This behavior is not isolated to just the PR firm. The client is responsible for this behavior as well. When I got the email, I noticed the name “Jim Smith” (not real name) and thought that I had seen it before. I looked it up on Facebook and yes, “Jim Smith” was the guy who had friend requested me a month ago with the message, “We know a lot of the same people, let’s connect.” Now this is not the first blind friend request I’ve received. And I’m sure plenty of you out there have received blind requests as well. We all have our own policy on how to handle them. My policy is if it’s someone I don’t know, I respond back and ask them to tell me a little about themself. So I did that with “Jim Smith.” I never got a response so I declined his friend request.

So to sum up:

  • PR firm first asks me to write about their client for free, a service that I normally charge for, and then they tell me what their client does.
  • PR firm doesn’t acknowledge what I do for a living nor do they acknowledge that they have read anything that I’ve written.
  • “Jim Smith,” doesn’t want to respond to direct messages from me, but he wants me to be his Facebook friend so as to get access to me as a blogger and influencer as he launches his new company.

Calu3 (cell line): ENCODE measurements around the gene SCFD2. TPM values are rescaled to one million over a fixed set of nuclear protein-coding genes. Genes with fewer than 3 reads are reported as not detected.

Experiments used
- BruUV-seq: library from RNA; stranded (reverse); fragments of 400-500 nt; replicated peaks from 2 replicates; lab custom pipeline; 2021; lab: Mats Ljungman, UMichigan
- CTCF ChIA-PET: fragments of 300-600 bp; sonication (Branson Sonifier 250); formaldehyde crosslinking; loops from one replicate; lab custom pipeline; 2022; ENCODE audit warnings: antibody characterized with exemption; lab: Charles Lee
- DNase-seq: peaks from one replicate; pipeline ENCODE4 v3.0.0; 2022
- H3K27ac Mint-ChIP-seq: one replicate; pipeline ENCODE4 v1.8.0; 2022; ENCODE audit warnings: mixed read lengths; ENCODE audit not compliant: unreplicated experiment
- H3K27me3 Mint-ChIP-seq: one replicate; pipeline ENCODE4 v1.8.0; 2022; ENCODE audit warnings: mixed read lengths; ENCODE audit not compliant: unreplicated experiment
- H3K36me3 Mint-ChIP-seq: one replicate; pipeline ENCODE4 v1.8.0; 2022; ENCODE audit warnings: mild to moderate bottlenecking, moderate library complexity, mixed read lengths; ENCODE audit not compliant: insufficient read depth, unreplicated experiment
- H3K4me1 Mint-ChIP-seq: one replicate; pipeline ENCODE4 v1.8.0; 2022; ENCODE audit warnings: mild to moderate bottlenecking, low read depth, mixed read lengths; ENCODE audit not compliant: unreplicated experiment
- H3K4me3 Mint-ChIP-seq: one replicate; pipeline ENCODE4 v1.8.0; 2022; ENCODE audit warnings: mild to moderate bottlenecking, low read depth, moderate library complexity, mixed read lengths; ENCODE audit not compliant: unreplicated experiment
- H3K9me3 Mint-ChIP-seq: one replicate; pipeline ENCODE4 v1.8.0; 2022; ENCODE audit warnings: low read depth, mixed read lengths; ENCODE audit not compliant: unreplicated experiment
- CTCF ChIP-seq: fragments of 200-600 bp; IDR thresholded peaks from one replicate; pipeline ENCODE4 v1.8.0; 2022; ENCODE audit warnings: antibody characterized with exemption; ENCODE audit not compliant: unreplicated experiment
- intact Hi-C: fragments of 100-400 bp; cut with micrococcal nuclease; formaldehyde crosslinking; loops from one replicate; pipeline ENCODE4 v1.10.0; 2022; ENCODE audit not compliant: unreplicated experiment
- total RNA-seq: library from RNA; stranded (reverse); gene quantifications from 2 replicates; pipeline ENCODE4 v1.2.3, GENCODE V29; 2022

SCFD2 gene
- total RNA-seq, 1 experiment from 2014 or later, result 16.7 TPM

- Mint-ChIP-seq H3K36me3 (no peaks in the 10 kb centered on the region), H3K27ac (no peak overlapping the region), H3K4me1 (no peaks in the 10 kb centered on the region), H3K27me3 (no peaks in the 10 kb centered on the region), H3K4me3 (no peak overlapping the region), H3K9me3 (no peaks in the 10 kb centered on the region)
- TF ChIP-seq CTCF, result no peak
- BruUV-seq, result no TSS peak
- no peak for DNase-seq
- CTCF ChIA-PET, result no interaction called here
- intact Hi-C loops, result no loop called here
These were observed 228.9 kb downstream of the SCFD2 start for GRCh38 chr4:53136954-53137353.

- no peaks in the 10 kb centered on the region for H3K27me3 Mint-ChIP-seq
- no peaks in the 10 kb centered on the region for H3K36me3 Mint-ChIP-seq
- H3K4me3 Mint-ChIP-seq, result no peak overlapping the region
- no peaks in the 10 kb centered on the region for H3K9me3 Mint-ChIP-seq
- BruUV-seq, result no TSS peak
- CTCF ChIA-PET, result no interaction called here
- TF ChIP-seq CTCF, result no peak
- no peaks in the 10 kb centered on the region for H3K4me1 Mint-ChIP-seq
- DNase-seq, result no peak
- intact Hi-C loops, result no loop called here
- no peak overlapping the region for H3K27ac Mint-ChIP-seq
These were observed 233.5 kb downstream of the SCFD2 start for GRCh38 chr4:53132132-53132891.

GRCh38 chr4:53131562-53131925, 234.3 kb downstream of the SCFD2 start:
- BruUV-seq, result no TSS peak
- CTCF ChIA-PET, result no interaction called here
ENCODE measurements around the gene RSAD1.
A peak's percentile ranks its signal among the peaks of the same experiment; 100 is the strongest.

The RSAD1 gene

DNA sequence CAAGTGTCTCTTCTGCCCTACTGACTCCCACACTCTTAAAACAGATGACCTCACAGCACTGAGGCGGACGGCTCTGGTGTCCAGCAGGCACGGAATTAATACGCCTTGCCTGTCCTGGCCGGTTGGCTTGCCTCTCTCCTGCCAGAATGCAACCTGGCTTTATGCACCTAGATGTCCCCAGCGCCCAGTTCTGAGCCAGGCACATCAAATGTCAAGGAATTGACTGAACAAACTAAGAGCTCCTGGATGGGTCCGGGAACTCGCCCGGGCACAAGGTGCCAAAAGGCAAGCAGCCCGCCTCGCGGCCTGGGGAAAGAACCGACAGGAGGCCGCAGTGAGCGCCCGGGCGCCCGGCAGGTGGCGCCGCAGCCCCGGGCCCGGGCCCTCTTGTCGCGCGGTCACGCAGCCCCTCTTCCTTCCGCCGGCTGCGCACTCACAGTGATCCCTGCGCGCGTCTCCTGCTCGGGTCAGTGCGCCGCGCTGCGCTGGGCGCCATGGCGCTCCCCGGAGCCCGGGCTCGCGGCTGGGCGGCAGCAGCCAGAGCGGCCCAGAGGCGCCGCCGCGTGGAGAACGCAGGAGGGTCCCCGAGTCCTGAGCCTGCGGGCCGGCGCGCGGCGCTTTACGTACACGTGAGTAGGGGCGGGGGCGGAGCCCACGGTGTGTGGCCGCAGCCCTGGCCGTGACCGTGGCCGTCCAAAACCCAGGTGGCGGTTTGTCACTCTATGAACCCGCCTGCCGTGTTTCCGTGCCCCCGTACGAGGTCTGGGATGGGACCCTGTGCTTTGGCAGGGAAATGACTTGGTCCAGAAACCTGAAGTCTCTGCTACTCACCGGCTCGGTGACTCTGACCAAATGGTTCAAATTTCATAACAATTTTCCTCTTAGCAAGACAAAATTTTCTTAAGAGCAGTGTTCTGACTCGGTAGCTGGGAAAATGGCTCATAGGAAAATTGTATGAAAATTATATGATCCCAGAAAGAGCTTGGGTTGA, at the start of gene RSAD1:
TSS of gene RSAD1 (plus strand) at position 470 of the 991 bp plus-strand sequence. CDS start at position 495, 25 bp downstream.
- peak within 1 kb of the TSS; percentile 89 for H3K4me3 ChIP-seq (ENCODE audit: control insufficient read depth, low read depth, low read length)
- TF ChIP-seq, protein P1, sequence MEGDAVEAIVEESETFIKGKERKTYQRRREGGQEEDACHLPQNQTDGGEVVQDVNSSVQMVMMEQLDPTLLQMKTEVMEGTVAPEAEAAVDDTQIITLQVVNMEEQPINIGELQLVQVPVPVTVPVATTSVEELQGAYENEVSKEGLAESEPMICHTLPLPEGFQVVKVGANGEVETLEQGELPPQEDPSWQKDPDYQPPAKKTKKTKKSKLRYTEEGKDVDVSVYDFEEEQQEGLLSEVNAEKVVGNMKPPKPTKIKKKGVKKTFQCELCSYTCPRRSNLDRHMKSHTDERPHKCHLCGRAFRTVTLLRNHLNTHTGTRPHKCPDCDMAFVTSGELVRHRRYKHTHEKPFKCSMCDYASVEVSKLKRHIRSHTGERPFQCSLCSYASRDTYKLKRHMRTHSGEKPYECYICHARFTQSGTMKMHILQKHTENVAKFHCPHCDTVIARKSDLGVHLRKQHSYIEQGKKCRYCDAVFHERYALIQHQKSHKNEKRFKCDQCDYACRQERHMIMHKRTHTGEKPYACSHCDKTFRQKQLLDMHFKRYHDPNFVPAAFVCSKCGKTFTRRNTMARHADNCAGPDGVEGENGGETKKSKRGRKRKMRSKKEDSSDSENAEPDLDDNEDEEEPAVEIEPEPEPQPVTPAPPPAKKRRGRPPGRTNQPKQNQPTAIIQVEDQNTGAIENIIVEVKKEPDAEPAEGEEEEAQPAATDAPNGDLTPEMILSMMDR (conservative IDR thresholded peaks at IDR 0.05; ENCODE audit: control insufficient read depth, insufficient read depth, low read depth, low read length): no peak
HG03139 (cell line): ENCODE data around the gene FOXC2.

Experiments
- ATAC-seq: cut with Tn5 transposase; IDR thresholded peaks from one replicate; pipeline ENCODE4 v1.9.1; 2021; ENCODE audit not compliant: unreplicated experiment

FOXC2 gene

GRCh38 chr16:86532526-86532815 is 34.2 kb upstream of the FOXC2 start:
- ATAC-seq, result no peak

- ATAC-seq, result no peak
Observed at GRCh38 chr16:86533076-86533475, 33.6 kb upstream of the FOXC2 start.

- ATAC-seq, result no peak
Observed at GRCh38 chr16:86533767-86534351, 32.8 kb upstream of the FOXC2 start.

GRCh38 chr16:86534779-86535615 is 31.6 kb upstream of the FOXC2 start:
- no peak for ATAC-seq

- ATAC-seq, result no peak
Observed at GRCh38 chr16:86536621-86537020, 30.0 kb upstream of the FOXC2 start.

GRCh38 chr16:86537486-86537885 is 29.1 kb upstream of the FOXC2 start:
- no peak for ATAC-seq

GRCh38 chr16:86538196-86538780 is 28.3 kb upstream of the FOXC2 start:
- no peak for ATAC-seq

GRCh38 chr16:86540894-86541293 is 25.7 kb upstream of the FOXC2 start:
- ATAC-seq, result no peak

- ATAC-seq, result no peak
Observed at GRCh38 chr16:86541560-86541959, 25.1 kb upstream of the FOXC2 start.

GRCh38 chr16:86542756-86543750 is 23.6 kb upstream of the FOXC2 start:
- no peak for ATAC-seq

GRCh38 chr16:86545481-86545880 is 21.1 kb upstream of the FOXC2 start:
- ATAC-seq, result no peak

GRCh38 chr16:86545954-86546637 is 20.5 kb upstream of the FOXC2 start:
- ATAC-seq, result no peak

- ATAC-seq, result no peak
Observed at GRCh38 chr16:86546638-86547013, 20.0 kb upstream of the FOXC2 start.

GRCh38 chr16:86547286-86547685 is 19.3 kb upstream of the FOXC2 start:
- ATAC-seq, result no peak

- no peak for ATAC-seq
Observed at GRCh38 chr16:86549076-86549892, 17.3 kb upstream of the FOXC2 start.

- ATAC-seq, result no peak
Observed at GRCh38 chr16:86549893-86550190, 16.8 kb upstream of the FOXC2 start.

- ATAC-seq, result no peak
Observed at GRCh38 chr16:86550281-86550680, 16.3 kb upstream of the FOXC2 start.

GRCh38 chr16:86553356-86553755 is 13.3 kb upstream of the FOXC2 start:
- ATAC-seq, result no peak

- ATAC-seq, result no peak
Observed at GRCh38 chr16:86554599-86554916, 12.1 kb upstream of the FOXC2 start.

In the future, PR firms can simply send me a message about a new product or service that they’re representing. They can also acknowledge that they’ve read something I’ve written (the BEST compliment you can give a journalist or blogger). And NEVER tell me what I should write about. I’ve been a journalist for fourteen years having written for more than 25 media outlets in print, radio, and TV. You don’t ever need to tell me what’s a good story. I can figure that out all by myself.

This story has been indicative of some experiences I’ve had with some PR firms. On the flip side, I’ve had some amazing experiences with PR firms who I’ve worked with on a business level and have also helped me find some amazing stories and clients. Some of them their direct clients, and some not. In all cases, they built a relationship with me, knew what I did, and acknowledged it.

I don’t normally write negative posts about experiences like this, because most PR interactions are usually positive. But if you’d like to see another interesting tale, read The worst product demonstration I’ve ever seen.

I ask anyone who is reading this, who knows who I’m talking about, to please not expose the PR firm or the company they represent. I have emailed this post to the parties involved. They know what I think. Again, I don’t want to damage anyone’s brand. I hope this is only a learning experience for all of us and that we can actually build a relationship where we care about what each other does. I’d rather they see me as a valuable voice in the industry and not some tool to be used.

UPDATE: Two weeks after this incident, there’s a follow up story. Read “Bad PR experience story. PR firm’s client is obtuse.”

This news item is for the Spark Minute week of 2/2/09 which can be heard daily on Green 960 and 910 KNEW in San Francisco, CA.

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  • http://keane.festizio.net Keane

    Hey David,